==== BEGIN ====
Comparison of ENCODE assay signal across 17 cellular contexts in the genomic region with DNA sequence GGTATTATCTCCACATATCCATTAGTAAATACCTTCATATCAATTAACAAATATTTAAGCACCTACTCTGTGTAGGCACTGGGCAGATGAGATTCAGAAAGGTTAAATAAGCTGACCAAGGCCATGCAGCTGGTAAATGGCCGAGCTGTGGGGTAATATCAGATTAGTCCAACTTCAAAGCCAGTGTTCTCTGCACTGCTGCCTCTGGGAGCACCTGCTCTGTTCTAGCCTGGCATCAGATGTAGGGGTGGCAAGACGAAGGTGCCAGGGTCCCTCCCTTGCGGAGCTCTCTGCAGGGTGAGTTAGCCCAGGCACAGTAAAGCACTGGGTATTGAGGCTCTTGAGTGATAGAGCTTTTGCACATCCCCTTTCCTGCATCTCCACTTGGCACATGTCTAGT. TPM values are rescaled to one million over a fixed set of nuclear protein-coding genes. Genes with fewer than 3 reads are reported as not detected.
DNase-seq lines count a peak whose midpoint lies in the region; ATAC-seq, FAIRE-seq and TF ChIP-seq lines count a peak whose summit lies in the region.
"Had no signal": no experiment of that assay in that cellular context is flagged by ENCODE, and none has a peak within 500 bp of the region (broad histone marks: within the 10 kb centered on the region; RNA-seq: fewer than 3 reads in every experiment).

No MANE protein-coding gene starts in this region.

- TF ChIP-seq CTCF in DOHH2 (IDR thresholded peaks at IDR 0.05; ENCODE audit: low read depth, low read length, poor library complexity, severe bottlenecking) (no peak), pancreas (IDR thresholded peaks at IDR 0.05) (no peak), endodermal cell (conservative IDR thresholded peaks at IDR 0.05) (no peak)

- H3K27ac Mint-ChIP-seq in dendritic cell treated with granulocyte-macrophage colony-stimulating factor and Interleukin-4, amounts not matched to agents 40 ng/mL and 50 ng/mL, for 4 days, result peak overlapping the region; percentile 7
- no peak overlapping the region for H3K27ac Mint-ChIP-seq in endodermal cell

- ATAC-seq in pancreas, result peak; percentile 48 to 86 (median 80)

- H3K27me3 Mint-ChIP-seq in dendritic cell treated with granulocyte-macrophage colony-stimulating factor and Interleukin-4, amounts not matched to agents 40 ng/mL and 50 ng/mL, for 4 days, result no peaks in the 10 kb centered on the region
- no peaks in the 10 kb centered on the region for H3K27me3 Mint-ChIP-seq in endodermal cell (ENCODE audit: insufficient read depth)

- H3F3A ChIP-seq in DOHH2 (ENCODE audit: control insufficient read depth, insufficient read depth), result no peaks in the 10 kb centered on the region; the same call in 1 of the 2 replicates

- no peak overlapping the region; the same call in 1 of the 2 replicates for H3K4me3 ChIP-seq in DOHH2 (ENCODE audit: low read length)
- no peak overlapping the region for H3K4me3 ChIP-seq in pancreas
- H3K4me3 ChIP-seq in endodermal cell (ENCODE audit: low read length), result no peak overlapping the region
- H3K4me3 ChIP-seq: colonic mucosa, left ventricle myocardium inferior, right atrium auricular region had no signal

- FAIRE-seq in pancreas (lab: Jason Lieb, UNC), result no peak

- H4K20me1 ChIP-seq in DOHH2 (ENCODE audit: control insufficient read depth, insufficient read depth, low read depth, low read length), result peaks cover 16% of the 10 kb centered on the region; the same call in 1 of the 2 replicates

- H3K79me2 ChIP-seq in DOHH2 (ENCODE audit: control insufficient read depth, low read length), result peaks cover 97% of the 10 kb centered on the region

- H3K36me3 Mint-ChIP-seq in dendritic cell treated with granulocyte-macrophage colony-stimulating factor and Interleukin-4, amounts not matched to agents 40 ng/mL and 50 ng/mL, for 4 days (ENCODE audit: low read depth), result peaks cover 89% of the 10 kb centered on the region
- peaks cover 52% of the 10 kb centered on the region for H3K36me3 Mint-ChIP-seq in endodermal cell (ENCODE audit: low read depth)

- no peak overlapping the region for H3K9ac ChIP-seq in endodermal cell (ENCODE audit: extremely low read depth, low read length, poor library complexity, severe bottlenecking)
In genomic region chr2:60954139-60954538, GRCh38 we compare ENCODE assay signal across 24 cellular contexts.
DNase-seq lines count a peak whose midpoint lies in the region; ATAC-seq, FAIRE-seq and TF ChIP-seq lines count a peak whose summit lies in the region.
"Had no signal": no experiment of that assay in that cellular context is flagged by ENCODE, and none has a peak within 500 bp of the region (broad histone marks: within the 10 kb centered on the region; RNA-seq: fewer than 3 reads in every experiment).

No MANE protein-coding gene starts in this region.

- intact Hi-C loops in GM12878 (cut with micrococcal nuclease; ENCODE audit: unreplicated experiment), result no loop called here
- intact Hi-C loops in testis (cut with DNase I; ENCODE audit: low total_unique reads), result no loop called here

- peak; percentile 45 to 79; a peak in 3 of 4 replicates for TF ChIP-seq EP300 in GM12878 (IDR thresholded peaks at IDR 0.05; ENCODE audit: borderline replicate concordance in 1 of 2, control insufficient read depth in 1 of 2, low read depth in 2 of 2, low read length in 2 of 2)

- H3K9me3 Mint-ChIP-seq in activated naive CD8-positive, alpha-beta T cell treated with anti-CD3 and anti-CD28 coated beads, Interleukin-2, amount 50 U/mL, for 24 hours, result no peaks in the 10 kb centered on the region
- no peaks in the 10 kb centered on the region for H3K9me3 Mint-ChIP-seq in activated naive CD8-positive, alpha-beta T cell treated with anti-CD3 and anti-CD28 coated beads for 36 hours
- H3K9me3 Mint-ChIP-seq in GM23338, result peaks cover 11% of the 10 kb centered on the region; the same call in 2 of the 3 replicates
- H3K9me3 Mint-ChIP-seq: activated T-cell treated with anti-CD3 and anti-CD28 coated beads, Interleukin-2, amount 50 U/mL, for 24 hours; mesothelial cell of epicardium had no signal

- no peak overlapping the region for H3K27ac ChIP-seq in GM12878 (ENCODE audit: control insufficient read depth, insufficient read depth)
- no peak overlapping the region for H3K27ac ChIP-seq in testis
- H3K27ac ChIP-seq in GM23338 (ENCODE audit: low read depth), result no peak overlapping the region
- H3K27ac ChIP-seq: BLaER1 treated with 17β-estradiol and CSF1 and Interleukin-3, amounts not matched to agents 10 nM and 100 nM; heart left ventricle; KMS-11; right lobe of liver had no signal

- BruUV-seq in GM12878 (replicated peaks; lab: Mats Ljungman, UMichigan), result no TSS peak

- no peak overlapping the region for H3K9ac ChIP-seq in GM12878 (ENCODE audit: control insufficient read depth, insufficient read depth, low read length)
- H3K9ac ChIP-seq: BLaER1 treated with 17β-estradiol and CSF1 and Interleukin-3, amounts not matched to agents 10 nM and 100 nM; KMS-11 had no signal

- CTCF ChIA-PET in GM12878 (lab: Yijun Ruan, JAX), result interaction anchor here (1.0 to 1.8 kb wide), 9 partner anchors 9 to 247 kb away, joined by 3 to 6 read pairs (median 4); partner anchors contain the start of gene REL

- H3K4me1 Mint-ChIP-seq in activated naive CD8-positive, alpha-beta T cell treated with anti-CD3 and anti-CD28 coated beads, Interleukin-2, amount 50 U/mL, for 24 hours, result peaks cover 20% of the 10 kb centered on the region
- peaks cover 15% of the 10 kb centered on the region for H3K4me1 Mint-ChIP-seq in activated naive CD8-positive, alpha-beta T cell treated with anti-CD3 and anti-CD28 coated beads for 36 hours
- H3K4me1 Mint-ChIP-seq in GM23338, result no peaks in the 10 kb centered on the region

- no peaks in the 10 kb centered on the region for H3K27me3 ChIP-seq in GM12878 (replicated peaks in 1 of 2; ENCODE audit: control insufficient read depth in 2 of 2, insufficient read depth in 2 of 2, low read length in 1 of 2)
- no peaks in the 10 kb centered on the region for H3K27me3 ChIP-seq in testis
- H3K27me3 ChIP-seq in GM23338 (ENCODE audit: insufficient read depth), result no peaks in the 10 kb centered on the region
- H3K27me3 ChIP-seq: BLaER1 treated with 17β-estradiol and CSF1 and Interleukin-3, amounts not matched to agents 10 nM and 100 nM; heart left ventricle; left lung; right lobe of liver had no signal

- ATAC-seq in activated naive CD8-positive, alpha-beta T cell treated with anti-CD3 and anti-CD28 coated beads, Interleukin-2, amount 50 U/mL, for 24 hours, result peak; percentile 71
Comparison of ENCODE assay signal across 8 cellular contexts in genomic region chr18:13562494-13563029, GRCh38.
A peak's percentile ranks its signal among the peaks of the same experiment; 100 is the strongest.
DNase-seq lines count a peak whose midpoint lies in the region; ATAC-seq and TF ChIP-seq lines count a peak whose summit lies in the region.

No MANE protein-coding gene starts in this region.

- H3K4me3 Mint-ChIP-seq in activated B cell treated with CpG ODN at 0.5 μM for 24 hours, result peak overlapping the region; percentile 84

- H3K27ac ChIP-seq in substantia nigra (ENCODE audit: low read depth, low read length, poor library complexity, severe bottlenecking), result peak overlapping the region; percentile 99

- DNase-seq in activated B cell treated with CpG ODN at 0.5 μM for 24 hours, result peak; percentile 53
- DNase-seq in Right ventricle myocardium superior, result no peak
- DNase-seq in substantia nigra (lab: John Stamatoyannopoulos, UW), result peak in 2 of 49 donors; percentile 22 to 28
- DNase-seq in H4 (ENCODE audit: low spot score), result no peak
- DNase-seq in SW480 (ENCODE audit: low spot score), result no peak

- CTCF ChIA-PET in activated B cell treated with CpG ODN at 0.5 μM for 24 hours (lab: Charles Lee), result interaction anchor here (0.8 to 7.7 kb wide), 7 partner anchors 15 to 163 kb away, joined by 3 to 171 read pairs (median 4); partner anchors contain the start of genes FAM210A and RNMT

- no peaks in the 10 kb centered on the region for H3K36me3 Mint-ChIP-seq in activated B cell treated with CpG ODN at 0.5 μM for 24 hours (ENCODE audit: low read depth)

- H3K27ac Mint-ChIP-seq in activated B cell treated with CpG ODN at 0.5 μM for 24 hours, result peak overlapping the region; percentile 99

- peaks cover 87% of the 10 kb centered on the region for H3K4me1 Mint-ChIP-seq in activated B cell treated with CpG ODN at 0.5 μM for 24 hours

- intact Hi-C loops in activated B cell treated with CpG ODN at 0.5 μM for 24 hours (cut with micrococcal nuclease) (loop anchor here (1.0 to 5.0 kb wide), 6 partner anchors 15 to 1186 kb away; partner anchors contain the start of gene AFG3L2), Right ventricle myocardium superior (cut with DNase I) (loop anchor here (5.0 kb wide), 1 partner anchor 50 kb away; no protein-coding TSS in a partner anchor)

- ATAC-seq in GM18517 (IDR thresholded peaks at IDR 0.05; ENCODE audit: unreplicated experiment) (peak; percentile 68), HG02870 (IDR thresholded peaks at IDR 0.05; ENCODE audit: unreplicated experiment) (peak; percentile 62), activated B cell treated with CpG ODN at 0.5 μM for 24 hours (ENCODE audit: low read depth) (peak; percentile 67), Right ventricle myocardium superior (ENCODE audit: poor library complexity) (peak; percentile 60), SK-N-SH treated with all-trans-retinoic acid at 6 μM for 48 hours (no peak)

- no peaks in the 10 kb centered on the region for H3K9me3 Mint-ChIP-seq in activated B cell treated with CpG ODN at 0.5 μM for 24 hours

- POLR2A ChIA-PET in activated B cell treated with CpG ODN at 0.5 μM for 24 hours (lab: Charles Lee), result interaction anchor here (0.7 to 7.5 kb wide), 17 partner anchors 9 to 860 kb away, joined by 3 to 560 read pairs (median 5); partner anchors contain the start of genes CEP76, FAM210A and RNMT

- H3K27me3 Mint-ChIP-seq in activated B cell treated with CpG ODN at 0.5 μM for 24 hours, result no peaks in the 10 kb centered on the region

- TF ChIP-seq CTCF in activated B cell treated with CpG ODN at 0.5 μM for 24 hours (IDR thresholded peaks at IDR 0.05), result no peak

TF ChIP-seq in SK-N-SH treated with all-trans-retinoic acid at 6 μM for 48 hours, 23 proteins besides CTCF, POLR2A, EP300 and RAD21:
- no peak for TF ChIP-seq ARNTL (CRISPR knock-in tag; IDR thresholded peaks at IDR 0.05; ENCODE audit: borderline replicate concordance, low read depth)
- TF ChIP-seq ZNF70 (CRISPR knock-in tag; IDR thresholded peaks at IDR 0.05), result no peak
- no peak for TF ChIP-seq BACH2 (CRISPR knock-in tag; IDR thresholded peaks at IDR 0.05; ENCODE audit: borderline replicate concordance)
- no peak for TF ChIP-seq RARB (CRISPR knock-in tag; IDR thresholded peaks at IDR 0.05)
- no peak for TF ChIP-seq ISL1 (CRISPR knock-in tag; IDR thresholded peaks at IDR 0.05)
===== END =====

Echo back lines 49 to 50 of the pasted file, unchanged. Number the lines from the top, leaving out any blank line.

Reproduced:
Comparison of ENCODE assay signal across 8 cellular contexts in genomic region chr18:13562494-13563029, GRCh38.
A peak's percentile ranks its signal among the peaks of the same experiment; 100 is the strongest.